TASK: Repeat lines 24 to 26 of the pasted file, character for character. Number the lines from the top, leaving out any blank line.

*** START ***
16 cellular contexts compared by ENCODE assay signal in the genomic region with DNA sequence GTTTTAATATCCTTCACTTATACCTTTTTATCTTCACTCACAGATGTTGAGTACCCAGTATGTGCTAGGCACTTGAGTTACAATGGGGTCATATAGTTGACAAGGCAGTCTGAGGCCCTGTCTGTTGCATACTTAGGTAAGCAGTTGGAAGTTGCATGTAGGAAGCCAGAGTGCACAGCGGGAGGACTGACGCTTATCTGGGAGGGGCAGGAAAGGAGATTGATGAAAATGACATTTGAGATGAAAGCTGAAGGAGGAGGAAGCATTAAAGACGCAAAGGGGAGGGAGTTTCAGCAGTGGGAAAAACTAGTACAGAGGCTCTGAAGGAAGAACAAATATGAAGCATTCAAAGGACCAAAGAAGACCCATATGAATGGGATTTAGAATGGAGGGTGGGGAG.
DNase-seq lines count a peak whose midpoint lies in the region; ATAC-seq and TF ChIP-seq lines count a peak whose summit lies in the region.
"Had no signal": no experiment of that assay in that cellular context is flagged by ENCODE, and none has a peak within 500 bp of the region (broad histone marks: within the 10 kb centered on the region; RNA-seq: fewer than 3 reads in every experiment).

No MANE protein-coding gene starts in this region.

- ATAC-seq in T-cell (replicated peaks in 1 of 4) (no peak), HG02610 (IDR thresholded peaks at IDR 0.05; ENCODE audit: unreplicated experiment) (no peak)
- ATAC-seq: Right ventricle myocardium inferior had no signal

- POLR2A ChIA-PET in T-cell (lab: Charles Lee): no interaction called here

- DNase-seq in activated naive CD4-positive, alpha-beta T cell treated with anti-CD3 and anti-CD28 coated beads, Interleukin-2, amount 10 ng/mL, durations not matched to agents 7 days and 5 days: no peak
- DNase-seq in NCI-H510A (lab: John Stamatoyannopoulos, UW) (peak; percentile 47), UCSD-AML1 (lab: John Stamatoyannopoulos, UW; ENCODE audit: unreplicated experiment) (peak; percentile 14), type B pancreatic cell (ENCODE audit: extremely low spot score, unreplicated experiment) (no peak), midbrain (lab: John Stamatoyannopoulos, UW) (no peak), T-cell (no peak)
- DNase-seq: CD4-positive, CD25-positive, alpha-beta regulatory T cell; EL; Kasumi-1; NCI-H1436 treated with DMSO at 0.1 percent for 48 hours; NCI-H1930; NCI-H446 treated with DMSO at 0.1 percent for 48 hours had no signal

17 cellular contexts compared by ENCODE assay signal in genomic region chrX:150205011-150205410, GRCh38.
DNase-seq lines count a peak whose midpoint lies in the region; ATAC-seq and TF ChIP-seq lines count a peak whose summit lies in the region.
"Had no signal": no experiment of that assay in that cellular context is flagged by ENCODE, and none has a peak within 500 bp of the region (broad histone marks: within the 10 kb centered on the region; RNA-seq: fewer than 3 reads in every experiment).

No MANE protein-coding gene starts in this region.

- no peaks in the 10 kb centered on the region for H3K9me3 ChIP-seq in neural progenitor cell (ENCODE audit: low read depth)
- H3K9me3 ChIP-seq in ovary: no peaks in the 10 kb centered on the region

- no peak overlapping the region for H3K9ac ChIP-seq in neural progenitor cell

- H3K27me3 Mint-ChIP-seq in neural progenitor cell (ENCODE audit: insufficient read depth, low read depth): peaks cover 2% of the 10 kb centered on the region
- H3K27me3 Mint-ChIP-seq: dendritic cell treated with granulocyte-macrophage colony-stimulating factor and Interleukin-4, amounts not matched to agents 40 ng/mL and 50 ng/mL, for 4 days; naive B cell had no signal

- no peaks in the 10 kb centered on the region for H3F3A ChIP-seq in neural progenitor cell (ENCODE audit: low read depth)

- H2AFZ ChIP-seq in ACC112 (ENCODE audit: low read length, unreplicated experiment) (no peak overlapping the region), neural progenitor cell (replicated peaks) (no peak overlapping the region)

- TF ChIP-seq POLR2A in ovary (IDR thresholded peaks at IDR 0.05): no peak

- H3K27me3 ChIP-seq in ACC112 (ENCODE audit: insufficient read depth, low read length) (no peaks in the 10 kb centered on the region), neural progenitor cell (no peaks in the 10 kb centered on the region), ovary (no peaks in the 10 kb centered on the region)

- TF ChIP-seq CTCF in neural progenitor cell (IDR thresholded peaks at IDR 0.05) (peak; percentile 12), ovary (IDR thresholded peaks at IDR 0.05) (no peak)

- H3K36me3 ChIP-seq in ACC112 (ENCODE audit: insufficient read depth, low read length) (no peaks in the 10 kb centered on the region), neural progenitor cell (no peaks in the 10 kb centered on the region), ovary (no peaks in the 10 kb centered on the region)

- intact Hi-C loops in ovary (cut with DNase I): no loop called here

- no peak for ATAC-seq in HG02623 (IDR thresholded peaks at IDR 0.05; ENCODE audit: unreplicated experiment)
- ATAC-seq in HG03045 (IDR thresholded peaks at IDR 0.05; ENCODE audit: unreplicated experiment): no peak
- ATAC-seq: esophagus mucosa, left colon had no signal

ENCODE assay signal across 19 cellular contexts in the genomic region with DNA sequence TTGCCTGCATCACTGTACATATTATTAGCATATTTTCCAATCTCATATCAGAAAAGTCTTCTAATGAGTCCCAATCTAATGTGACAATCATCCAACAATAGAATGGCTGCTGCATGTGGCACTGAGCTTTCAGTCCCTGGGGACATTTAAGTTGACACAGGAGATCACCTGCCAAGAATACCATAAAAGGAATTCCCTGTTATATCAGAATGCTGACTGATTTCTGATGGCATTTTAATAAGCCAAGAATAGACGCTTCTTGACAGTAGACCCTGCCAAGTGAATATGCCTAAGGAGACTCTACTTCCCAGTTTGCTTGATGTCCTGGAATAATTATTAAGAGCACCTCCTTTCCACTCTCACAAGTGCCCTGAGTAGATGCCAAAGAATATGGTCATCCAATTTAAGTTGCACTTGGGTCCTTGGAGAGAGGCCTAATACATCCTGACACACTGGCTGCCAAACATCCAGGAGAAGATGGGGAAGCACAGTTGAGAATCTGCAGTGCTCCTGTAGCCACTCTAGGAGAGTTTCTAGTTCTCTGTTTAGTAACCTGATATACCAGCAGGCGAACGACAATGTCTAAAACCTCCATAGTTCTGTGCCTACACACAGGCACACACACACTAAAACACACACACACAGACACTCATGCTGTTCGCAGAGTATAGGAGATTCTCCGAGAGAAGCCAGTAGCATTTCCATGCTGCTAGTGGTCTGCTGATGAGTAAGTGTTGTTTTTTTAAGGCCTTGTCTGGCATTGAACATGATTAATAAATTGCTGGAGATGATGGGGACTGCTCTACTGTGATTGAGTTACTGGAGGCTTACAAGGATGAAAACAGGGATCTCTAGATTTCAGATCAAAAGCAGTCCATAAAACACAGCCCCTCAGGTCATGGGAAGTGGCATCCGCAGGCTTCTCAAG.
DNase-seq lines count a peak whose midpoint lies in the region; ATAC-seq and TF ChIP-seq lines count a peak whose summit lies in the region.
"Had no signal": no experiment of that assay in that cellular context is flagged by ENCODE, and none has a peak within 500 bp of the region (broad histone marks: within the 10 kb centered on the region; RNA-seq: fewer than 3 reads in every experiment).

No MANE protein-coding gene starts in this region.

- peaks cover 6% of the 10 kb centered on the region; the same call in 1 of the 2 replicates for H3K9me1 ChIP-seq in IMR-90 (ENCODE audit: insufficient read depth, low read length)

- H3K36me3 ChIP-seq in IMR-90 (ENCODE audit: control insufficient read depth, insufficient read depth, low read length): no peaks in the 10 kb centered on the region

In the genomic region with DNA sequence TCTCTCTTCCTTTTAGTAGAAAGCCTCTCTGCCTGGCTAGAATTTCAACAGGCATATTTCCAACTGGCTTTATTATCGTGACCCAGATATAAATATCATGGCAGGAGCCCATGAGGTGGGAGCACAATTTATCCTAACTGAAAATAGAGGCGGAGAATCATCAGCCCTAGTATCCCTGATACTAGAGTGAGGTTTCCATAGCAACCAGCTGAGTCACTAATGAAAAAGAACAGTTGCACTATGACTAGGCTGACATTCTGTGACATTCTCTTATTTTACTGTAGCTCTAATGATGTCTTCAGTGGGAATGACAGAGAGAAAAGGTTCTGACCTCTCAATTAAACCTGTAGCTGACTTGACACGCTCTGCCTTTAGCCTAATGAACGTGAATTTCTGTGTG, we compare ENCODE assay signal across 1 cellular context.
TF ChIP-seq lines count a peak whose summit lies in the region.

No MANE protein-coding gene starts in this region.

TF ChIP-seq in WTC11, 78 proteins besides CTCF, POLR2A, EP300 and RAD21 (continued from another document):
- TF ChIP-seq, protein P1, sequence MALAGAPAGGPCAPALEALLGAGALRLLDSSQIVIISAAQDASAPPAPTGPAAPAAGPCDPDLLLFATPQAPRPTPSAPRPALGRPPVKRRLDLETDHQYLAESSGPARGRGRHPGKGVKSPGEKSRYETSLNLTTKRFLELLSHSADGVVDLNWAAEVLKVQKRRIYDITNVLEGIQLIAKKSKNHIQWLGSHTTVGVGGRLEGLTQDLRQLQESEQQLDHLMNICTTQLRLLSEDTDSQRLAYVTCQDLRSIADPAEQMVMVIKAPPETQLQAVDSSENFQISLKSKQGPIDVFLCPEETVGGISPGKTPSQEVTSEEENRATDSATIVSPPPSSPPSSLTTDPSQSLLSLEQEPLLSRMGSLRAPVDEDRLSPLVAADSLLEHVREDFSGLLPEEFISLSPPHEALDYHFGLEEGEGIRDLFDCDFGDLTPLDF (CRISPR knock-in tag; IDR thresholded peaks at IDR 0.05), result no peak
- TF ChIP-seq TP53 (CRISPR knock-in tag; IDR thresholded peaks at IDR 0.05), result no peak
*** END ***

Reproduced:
- TF ChIP-seq CTCF in neural progenitor cell (IDR thresholded peaks at IDR 0.05) (peak; percentile 12), ovary (IDR thresholded peaks at IDR 0.05) (no peak)

- H3K36me3 ChIP-seq in ACC112 (ENCODE audit: insufficient read depth, low read length) (no peaks in the 10 kb centered on the region), neural progenitor cell (no peaks in the 10 kb centered on the region), ovary (no peaks in the 10 kb centered on the region)

- intact Hi-C loops in ovary (cut with DNase I): no loop called here